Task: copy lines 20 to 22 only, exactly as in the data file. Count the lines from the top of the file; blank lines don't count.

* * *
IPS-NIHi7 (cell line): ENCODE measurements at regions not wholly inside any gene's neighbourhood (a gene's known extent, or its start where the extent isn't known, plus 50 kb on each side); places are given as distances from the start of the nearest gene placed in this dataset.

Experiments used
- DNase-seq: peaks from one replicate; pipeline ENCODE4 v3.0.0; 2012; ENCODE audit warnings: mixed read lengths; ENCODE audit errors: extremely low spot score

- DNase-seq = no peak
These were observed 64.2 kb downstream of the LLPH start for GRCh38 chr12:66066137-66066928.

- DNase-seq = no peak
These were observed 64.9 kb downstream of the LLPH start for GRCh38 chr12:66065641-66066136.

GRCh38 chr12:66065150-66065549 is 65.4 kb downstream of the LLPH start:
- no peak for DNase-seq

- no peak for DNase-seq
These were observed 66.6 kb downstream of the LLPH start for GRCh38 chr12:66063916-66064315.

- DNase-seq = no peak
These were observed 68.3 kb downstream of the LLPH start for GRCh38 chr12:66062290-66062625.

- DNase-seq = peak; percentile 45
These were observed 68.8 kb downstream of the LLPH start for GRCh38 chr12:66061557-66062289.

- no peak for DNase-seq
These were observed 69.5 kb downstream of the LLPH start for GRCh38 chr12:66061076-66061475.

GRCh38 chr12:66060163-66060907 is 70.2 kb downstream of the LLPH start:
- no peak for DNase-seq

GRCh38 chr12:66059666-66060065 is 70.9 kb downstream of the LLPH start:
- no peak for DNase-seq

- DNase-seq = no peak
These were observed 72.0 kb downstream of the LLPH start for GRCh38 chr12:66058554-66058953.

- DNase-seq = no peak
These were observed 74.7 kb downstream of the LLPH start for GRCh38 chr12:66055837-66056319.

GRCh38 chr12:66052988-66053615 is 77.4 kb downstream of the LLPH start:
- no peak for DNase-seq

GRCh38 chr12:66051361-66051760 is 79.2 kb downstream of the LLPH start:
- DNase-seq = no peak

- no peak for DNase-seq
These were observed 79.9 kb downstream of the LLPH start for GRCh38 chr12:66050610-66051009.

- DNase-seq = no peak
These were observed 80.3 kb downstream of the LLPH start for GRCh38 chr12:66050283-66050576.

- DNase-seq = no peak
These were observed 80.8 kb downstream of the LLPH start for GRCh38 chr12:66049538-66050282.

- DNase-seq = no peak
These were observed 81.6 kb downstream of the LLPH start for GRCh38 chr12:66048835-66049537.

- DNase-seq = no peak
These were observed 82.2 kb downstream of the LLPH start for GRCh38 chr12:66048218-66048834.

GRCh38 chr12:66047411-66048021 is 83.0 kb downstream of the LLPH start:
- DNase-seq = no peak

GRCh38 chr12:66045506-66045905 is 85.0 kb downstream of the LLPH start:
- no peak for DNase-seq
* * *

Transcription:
GRCh38 chr12:66059666-66060065 is 70.9 kb downstream of the LLPH start:
- no peak for DNase-seq

- DNase-seq = no peak